As you know, the great Philip Seymour Hoffman passed away this Sunday.

Naturally, many colleagues, friends, and admirers shared tributes to the talented actor. One of these was Cameron Crowe, the director of the excellent 2000 film Almost Famous. The director — whose movie is semi-autobiographical — recalled Hoffman’s wonderful portrayal as famed music writer Lester Bangs.

He stated on his website:

“My original take on this scene was a loud, late night pronouncement from Lester Bangs. A call to arms. In Phil’s hands it became something different. A scene about quiet truths shared between two guys, both at the crossroads, both hurting, and both up too late. It became the soul of the movie. In between takes, Hoffman spoke to no one. He listened only to his headset, only to the words of Lester himself. (His Walkman was filled with rare Lester interviews.) When the scene was over, I realized that Hoffman had pulled off a magic trick. He’d leapt over the words and the script, and gone hunting for the soul and compassion of the private Lester, the one only a few of us had ever met. Suddenly the portrait was complete. The crew and I will always be grateful for that front row seat to his genius.”

I can say with 100% certainty that Almost Famous was one of the key factors in inspiring me to become a writer — or, more specifically, a music writer. Yes, watching the story of a spirited youth (with whom I felt deeply connected at the time) travel the country and write a brilliant cover story for Rolling Stone (aka living the dream) was a huge inspiration, but it was the short but sweet time Philip Seymour Hoffman spent on screen that resonated.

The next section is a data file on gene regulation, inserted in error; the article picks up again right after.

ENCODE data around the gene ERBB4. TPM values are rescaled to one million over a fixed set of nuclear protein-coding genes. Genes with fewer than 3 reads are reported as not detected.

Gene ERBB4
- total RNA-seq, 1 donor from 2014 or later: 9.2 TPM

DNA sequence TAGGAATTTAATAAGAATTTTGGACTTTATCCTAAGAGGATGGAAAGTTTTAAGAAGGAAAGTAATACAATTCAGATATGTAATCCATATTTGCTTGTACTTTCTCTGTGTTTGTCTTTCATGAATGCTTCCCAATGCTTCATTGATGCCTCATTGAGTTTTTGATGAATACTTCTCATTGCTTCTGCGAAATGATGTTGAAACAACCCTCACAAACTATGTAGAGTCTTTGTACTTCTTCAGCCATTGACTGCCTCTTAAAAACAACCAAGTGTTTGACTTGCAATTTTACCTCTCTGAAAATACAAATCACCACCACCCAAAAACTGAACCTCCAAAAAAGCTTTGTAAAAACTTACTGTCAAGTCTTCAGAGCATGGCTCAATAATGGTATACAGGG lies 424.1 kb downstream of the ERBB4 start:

He caught my eye with his cool persona, his sage (occasionally bordering on jaded) advice. I looked into the real Lester Bangs. I read his articles. I listened to the movie’s soundtrack on repeat, wishing that I could write for Rolling Stone, or more importantly, Creem (despite the fact that the magazine published its last article in 1989). And I realized it’s okay to be uncool — a lesson that I took to heart when I was in high school. Hey, you know you did, too.

I was ten years old when I watched Almost Famous for the first time. I’ve watched it almost every year thereafter, and it will always resonate with me.

I want to share this with you. One of the best quotes of the movie. One that Hoffman said as he channelled Bangs.

“Music, you now, true music — not just rock n roll — it chooses you. It lives in your car, or alone listening to your headphones, with the vast scenic bridges and angelic choirs in your brain. It’s a place apart from the vast, benign lap of America.”